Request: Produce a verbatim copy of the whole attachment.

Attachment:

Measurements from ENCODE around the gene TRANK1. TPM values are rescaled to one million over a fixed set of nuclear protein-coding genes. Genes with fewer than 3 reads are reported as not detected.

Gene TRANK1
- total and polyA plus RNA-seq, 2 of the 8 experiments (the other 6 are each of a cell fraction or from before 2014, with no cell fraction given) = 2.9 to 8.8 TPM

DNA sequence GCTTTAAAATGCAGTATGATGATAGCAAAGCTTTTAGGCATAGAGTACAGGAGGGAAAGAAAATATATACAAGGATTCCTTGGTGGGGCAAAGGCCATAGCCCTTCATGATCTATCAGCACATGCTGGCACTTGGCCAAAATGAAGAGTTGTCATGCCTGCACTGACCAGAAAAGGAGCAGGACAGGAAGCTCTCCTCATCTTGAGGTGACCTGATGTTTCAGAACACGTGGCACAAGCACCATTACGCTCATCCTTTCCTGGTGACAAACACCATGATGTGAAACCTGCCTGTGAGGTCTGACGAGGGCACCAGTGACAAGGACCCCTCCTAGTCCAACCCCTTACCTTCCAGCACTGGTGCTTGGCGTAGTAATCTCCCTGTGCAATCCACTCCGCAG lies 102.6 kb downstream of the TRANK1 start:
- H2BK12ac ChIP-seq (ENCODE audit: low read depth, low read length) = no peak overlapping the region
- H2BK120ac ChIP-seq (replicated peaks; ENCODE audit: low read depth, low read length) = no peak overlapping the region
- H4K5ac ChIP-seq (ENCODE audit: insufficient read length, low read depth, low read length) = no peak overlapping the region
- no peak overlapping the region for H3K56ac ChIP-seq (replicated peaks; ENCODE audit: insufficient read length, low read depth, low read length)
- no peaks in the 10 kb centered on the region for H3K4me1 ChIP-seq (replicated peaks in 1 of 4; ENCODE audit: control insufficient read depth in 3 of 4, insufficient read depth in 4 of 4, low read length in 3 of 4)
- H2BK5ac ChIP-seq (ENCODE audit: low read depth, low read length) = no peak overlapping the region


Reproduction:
Measurements from ENCODE around the gene TRANK1. TPM values are rescaled to one million over a fixed set of nuclear protein-coding genes. Genes with fewer than 3 reads are reported as not detected.

Gene TRANK1
- total and polyA plus RNA-seq, 2 of the 8 experiments (the other 6 are each of a cell fraction or from before 2014, with no cell fraction given) = 2.9 to 8.8 TPM

DNA sequence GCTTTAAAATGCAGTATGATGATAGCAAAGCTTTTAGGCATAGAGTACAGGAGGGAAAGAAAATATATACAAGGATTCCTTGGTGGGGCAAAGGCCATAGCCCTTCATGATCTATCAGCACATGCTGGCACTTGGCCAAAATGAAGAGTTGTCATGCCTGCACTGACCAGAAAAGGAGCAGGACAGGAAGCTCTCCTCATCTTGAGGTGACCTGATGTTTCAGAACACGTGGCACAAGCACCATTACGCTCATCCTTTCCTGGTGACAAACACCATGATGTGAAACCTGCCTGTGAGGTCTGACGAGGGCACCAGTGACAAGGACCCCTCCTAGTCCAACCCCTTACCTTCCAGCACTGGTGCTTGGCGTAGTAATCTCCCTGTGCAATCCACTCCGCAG lies 102.6 kb downstream of the TRANK1 start:
- H2BK12ac ChIP-seq (ENCODE audit: low read depth, low read length) = no peak overlapping the region
- H2BK120ac ChIP-seq (replicated peaks; ENCODE audit: low read depth, low read length) = no peak overlapping the region
- H4K5ac ChIP-seq (ENCODE audit: insufficient read length, low read depth, low read length) = no peak overlapping the region
- no peak overlapping the region for H3K56ac ChIP-seq (replicated peaks; ENCODE audit: insufficient read length, low read depth, low read length)
- no peaks in the 10 kb centered on the region for H3K4me1 ChIP-seq (replicated peaks in 1 of 4; ENCODE audit: control insufficient read depth in 3 of 4, insufficient read depth in 4 of 4, low read length in 3 of 4)
- H2BK5ac ChIP-seq (ENCODE audit: low read depth, low read length) = no peak overlapping the region